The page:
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What is being tested?

Beta-2-transferrin is a form of the protein transferrin that is present in cerebrospinal fluid (CSF), but not usually found in blood, nasal secretions or other body fluids. It is used to distinguish CSF from other watery discharge from the nose or ear after a traumatic injury to the brain and or spine.

How is it used?

Cerebrospinal fluid (CSF) is normally found only within the brain and the spinal canal. If you suffer an injury (e.g. skull fracture) which causes a tear in the membranes covering the brain and spine, or have had brain surgery, CSF may leak out. This may cause a watery discharge from your nose or ear (rhinorrhoea or otorrhoea). It may be necessary to distinguish CSF from other watery discharges in these circumstances. This involves looking for the presence of something which would normally only be found in CSF, such as beta-2-transferrin. This is a form of transferrin present in CSF but not usually found in blood, nasal secretions or other body fluids.

When is it requested?

Beta-2-transferrin would be requested when there is doubt over the origin of a watery ear or nose discharge, following a high risk event such as a head injury or brain surgery.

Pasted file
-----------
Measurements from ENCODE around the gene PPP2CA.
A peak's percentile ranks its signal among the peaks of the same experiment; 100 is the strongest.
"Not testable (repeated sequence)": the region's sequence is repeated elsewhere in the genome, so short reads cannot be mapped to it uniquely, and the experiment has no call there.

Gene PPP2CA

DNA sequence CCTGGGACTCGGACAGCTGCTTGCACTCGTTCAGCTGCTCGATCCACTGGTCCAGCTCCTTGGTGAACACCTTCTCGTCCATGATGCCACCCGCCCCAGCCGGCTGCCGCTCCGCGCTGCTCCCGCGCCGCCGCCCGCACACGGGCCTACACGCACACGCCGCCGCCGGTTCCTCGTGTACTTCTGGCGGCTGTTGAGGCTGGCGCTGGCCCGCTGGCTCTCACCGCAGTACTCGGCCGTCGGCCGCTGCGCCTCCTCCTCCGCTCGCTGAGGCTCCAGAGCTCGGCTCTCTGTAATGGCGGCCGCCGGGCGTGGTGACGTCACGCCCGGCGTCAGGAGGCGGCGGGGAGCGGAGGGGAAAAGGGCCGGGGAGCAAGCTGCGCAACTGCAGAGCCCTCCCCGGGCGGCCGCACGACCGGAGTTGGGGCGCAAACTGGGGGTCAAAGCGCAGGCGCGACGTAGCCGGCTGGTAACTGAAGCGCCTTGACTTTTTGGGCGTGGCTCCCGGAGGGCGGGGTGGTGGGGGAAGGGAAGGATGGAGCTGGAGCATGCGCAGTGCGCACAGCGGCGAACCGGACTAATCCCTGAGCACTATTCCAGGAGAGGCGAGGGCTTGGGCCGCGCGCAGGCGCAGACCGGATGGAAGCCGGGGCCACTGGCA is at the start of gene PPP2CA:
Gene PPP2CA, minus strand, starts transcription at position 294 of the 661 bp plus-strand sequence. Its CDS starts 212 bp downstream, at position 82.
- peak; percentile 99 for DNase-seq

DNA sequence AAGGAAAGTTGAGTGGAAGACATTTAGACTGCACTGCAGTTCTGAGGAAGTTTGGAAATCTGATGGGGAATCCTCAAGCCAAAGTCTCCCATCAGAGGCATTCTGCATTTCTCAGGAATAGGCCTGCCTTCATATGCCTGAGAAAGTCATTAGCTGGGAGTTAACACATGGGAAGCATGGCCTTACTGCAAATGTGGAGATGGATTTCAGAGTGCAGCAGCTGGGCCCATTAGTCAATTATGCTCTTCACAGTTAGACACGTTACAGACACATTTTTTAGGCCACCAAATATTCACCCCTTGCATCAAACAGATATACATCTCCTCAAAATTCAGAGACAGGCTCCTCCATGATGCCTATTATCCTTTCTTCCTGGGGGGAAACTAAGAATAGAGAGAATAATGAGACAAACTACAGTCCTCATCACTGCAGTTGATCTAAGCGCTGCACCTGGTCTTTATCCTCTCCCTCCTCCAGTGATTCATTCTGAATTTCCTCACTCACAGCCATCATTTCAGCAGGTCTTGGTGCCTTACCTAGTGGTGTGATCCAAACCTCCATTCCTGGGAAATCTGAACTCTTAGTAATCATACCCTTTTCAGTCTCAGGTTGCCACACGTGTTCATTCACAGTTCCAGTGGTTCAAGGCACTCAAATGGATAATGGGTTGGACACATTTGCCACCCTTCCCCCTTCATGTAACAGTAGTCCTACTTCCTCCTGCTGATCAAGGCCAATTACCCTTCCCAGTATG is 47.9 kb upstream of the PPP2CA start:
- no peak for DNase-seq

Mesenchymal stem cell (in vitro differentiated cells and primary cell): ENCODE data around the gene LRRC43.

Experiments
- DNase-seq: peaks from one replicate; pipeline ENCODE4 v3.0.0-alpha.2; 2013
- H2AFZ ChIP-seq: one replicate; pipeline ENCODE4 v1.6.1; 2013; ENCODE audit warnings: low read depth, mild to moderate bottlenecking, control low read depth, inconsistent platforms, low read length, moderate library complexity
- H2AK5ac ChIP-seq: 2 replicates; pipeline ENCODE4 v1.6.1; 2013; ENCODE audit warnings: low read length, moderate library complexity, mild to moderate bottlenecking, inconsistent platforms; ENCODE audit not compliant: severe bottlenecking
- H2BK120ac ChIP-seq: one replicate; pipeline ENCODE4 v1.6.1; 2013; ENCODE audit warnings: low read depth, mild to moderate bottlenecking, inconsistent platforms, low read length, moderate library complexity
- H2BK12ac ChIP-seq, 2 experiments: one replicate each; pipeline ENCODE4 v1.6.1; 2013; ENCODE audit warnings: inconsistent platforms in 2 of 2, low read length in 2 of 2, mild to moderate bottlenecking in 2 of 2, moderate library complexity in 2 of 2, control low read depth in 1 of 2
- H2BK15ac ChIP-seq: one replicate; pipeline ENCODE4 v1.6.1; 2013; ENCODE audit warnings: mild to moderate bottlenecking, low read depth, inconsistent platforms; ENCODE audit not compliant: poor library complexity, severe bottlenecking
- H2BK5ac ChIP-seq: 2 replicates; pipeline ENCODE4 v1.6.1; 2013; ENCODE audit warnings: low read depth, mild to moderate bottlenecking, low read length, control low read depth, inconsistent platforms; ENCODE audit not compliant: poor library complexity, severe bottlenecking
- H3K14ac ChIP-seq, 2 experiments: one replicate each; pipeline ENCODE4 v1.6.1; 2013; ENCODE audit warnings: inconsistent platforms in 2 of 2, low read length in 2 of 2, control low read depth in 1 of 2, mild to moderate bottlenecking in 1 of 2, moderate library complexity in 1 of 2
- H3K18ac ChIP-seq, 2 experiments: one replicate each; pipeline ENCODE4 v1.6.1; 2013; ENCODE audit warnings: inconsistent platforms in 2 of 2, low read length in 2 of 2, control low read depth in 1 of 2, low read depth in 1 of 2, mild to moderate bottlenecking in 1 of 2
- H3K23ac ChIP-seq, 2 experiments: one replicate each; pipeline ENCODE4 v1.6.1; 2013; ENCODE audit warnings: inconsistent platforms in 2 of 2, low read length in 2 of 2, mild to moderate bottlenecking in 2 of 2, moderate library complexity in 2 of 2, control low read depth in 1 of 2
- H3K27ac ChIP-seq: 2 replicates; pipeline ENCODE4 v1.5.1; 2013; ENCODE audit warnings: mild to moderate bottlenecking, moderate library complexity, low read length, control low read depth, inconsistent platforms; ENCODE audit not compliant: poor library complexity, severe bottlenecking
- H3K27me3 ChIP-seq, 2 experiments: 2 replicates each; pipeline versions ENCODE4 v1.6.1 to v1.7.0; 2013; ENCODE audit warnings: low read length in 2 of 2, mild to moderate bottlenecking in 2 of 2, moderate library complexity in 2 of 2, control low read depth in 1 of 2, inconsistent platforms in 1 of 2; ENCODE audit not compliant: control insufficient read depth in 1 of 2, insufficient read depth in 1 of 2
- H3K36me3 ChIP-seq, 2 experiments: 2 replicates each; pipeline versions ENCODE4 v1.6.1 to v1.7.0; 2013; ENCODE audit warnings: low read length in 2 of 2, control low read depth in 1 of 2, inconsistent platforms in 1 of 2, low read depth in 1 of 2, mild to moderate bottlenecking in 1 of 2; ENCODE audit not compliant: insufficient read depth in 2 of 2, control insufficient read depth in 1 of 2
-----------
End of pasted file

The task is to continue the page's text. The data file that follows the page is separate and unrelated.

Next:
What does the result mean?

If the fluid from the nose or ear is indeed CSF, beta-2-transferrin would be detected when the fluid sample was analysed. Sometimes the result is inconclusive and in such cases the laboratory may test for another protein known as beta trace protein. 

Is there anything else I should know?

CSF leaking from the nose or ear is very rare. Most nasal and ear discharges have an obvious straightforward explanation e.g. infection, and this type of analysis is only required in a very small number of cases where a doctor has a high level of suspicion about the source of discharge.

Common questions

  • Can this be measured at my doctor's office?

No, a specialist laboratory using techniques such as immunofixation electrophoresis is required.

Last Updated: Thursday, 1st June 2023

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